By J.R. Miller
Forgiveness of sins does not take us into heaven. We must stay yet longer in this world, because our work here is not finished. We must be tempted again. But we should seek, while we walk through earth's dusty ways, to keep the cleansed garments clean and white. Very fitting, then, is this prayer after we have found forgiveness, "Bring us not into temptation."
Yet the form of the petition is surprising. It is a prayer to our Father, and we plead, "Bring us not unto temptation." Surely God would not bring his children into temptation. He is good and loving, and his will for us is never our endangering or our harming--but always the keeping of our life unspotted from the world. We are sure that God never inclines us to do evil. James says, "Let no man say when he is tempted, 'I am tempted by God,' for God cannot be tempted with evil, and he himself tempts no man."
Yet it is James who says also, "Blessed is the man who endures temptation: for when he has been approved, he shall receive the crown of life." Again the same apostle says, "Count it all joy, my brethren, when you fall into manifold temptations; knowing that the proof of your faith works patience." It is clear, therefore, that good may come out of temptation. It is not said that it is blessed to be tempted--the beatitude is for him who endures temptation. We are not told to count it joy merely when we fall into manifold temptations--but when we have gathered the fruit of the proving, in new endurance.
It will help us to understand the spirit of the prayer--to remember that the word "temptation" does not mean primarily to allure to sin. To tempt--is to try, to test, to prove. New ships are proved before they are entrusted with lives or treasure upon the sea. Anchors are tested before they are allowed to become the only hope of a vessel in the peril of a storm. God proved Abraham, putting his faith and obedience to the test. After the trial the angel said to him, "Now I know that you fear God." Abraham had stood the test. Jesus was tempted before he began his public ministry, that he might be a proved deliverer.
The temptations to which we are exposed continually, are primarily provings, testings, to see whether we will be true to God--or not. Indeed there is no experience that we meet in life which is not in a sense a testing. Every moment we are required to make a choice, and our choices prove us. Here is a duty; shall we do it--or not? Here is a call to service; shall we accept it--or decline it? Here is an impulse to something worthy; shall we yield to it--or repress it? We have money; shall we use it for God--or shall we clutch it for ourselves? Sickness tries us; shall we bear it patiently, and take from it the gifts of God it brings us--or shall we chafe and repine, and leave our sick-room harmed by the experience?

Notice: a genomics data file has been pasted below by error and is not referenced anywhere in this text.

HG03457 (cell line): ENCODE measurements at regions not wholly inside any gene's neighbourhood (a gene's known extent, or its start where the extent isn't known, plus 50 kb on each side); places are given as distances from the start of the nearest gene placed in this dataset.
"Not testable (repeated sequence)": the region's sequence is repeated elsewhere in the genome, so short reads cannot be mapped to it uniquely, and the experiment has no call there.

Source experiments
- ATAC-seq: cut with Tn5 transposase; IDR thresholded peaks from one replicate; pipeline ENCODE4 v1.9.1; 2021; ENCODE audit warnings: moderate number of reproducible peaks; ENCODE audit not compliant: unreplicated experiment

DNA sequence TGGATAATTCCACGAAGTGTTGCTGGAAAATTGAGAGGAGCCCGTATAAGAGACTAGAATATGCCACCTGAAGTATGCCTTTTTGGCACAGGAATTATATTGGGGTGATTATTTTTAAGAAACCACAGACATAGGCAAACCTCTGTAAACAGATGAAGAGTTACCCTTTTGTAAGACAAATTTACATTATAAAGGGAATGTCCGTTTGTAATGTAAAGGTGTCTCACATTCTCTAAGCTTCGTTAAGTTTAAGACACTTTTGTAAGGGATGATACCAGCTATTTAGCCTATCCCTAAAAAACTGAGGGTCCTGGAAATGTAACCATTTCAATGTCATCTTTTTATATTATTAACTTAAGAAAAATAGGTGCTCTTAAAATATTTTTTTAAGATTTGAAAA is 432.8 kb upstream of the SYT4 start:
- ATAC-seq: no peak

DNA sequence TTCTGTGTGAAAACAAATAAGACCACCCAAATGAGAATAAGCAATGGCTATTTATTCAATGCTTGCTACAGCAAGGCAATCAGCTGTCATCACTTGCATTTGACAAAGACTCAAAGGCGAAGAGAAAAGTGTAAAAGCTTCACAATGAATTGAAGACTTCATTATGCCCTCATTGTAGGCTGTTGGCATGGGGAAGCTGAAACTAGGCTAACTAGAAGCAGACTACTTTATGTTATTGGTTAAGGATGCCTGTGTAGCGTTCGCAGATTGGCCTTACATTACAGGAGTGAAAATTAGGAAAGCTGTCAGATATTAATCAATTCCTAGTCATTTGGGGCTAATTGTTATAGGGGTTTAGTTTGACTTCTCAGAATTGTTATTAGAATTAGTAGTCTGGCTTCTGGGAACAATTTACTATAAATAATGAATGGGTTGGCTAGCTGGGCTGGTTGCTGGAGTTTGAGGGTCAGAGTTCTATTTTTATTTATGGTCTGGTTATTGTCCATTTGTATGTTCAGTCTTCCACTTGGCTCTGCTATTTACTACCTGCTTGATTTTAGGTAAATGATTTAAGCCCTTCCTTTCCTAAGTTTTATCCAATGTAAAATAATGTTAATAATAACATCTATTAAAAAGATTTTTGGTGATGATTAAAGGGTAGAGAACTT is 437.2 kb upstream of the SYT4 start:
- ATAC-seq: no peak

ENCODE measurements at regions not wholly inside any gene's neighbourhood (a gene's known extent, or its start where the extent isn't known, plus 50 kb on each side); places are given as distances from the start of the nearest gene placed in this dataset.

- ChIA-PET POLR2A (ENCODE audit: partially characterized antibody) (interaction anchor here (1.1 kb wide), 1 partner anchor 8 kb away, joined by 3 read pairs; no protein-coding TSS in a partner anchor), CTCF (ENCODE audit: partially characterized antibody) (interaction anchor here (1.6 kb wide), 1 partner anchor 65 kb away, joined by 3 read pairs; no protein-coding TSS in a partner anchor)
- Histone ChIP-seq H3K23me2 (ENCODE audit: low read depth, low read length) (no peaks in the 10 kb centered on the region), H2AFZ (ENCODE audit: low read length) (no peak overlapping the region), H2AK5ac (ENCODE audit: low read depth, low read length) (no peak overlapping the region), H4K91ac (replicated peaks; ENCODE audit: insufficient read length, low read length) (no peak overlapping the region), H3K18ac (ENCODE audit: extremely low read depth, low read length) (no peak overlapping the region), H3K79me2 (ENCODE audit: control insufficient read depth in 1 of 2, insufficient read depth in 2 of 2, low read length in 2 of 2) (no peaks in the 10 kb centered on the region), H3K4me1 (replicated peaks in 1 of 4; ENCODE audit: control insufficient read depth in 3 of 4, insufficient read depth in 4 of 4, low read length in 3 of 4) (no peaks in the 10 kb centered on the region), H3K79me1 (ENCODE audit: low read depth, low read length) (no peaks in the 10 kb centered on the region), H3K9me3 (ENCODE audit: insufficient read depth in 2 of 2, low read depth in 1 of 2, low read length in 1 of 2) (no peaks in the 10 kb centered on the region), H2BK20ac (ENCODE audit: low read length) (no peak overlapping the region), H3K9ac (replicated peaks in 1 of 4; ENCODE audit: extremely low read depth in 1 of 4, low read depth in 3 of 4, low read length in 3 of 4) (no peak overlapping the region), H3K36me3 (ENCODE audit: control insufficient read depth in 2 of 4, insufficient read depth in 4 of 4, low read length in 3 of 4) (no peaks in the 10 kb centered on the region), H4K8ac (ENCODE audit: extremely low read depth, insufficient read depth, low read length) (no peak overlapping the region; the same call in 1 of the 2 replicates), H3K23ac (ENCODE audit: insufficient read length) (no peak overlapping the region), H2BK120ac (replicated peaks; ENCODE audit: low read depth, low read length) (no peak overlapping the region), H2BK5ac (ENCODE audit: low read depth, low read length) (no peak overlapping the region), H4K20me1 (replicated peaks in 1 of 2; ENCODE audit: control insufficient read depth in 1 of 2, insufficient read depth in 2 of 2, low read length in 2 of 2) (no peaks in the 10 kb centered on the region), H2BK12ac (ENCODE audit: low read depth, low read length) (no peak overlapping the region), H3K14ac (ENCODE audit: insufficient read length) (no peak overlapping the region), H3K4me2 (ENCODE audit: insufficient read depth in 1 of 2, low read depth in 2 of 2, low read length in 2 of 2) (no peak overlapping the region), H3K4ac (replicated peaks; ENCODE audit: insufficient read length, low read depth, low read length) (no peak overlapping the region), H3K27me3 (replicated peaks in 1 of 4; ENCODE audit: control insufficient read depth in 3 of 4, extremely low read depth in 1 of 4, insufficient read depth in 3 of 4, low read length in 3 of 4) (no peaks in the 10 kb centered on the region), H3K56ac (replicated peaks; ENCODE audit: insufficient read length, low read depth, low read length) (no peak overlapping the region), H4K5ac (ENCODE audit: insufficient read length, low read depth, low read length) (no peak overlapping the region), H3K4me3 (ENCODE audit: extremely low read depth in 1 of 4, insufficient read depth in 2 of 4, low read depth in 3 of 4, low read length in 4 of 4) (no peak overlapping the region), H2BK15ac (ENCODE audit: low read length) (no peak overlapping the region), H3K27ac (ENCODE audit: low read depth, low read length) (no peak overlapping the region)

Even sweet and pure human love tests us; many are held back by it--from self-sacrificing duty. Thus Peter, in love for his Lord, sought to keep him from going to his cross. "Get behind me, Satan" was our Lord's answer. Many others in the warmth and tenderness of their affection, have become the tempters of their friends, and ofttimes have kept them back from costly duties or perilous service to which God had called them.
Thus testing always implies the possibility of failure. There is no experience, in which we may not sin. There is a wrong alternative, in every call to that which is right. Instead of doing the duty--we may neglect it. Instead of making the self-denial or sacrifice--we may decline it. Instead of resisting the sin--we may yield to it. Temptation always brings an opportunity to overcome, to grow stronger. But if we fail to use the opportunity we sin.
Looking at temptation in this broader way--gives a new meaning to the prayer, "Bring us not into temptation."
Part of Christian faith is the committing of the life to God's guidance. We put our hand into God's in the morning, and we ask him to lead us through the day. We know not what experiences may come to us--and we ask him not to bring us into sore testings. The prayer is a request that in the doing of God's will for the day--we may not be brought into places where it will be hard for us to be faithful.
Some tell us that it is cowardly to offer such a prayer. A soldier should not shrink from battle, for this is the very business of his life, that to which he is called, that for which he enlisted. Only in battle can he test the qualities of his heroism or train himself for the service to which he has devoted himself. A soldier who has never been in a battle may be brave--but no one can be sure of it--he cannot yet be sure of it himself; his courage has not been tested. An untempted virtue is only a possible virtue; it is not certain yet that it will stand the test. We must meet temptation, and win the crowns which are only for the overcomers.